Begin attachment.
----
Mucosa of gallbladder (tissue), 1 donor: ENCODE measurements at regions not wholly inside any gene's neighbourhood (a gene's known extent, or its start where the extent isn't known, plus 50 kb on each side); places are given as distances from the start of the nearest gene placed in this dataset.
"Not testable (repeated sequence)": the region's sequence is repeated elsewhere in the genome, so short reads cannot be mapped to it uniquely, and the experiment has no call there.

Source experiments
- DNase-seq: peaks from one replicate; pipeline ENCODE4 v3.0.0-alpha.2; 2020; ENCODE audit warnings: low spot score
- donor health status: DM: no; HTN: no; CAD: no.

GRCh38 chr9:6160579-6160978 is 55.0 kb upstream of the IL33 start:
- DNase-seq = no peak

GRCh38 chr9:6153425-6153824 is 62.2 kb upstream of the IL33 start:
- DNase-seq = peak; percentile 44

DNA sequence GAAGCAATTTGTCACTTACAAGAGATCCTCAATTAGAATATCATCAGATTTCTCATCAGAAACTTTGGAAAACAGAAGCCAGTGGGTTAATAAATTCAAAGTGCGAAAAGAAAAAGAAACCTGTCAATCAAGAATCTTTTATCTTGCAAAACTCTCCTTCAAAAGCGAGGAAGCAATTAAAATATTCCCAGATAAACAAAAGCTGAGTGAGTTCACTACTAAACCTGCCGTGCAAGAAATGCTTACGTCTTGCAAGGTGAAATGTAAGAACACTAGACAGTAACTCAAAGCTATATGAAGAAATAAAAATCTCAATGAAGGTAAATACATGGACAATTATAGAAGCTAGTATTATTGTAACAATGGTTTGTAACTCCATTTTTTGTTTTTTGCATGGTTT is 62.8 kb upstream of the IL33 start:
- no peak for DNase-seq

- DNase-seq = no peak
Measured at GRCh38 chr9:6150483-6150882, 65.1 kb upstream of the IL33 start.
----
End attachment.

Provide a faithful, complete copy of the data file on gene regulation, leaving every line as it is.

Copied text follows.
Mucosa of gallbladder (tissue), 1 donor: ENCODE measurements at regions not wholly inside any gene's neighbourhood (a gene's known extent, or its start where the extent isn't known, plus 50 kb on each side); places are given as distances from the start of the nearest gene placed in this dataset.
"Not testable (repeated sequence)": the region's sequence is repeated elsewhere in the genome, so short reads cannot be mapped to it uniquely, and the experiment has no call there.

Source experiments
- DNase-seq: peaks from one replicate; pipeline ENCODE4 v3.0.0-alpha.2; 2020; ENCODE audit warnings: low spot score
- donor health status: DM: no; HTN: no; CAD: no.

GRCh38 chr9:6160579-6160978 is 55.0 kb upstream of the IL33 start:
- DNase-seq = no peak

GRCh38 chr9:6153425-6153824 is 62.2 kb upstream of the IL33 start:
- DNase-seq = peak; percentile 44

DNA sequence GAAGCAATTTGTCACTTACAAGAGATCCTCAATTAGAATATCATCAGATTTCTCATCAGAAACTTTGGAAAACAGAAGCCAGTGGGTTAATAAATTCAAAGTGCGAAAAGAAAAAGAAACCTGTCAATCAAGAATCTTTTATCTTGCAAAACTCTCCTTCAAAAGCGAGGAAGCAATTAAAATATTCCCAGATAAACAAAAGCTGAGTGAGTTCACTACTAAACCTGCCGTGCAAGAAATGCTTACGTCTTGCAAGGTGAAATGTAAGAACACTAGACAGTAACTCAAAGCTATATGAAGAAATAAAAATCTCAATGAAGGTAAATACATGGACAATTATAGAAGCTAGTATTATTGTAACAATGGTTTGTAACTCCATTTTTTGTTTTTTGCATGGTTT is 62.8 kb upstream of the IL33 start:
- no peak for DNase-seq

- DNase-seq = no peak
Measured at GRCh38 chr9:6150483-6150882, 65.1 kb upstream of the IL33 start.